"Everything is cool," Jones said. "They said I had a criminal record, [but] my mom raised me better than that. I have never been involved with anything criminal in my entire life. It was a long, pointless situation to me because of the circumstances, but I'm glad that got cleared and that won't be a problem anymore coming into this country."
While Jones was not the only member of the team asked to get into a van and leave the airport to undergo further screening, the All-Star center fielder drew attention to the situation by using his Twitter page to blow off some steam. His initial Tweet -- which reportedly used harsh words against the team and insinuated he was alone -- has since been deleted.
Both team officials -- who declined comment about Jones' Tweets -- and Jones clarified on Friday afternoon that there was a member from the front office with the small group of detainees, and Jones said he learned his lesson.
"What happened was they had the wrong person. They thought I was somebody else," said Jones, who dispelled rumors that the person in question was NFL star Adam "Pacman" Jones. "It all got situated but it took its time to get situated. It's frustrating for me, I shouldn't have put it out how I put it out [on Twitter]. It's just frustrating."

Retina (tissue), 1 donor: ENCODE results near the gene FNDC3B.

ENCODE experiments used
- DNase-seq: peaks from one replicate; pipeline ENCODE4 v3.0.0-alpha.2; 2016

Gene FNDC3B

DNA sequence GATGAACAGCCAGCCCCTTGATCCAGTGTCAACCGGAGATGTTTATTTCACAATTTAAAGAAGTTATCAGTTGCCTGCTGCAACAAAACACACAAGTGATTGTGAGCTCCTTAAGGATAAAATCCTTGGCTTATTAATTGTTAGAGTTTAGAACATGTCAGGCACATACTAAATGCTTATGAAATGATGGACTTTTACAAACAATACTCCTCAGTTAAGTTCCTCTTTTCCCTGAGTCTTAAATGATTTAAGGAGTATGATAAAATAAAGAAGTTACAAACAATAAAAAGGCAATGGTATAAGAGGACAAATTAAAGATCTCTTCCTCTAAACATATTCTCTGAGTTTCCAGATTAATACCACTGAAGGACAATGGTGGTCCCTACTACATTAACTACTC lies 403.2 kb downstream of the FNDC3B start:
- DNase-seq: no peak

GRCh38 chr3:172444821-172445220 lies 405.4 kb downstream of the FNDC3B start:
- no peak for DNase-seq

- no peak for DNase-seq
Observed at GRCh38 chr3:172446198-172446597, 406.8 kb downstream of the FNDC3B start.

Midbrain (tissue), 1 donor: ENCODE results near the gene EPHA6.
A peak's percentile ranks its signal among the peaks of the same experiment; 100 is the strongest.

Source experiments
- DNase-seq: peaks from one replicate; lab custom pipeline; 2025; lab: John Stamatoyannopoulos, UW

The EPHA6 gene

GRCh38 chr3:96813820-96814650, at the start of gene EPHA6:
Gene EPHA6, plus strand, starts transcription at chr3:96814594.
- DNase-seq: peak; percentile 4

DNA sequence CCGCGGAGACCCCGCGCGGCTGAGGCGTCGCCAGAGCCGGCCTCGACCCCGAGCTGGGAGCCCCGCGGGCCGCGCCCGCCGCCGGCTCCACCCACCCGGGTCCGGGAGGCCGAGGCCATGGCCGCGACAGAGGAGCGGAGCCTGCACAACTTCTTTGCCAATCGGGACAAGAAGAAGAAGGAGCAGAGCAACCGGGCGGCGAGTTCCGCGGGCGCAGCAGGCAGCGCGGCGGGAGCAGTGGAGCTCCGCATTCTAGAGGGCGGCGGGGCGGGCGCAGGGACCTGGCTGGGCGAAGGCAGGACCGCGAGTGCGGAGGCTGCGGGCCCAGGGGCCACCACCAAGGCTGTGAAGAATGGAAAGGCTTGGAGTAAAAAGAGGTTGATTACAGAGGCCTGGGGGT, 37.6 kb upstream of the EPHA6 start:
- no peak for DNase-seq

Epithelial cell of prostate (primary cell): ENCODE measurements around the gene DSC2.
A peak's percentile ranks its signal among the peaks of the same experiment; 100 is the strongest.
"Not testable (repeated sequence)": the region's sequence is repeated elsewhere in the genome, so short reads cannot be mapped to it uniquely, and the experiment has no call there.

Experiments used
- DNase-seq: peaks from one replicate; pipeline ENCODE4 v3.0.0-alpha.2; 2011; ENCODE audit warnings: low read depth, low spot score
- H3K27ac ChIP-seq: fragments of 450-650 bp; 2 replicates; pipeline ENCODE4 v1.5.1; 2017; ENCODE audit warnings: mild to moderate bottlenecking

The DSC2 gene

Although he reportedly Tweeted that the process took 10 hours, when asked again on Friday afternoon Jones couldn't pinpoint exactly how long the process took. The Orioles declined comment, but manager Dave Trembley said crossing into Canada has become increasingly difficult for teams around baseball.
"From what I understand, a lot of teams have had some issues coming in," Trembley said. "I guess the word is more stringent screening is taking place to get people in.
"My understanding [is the Jones situation] was a case of mistaken identity. Unfortunate, but glad it got cleared up."
Brittany Ghiroli is a reporter for MLB.com. This story was not subject to the approval of Major League Baseball or its clubs.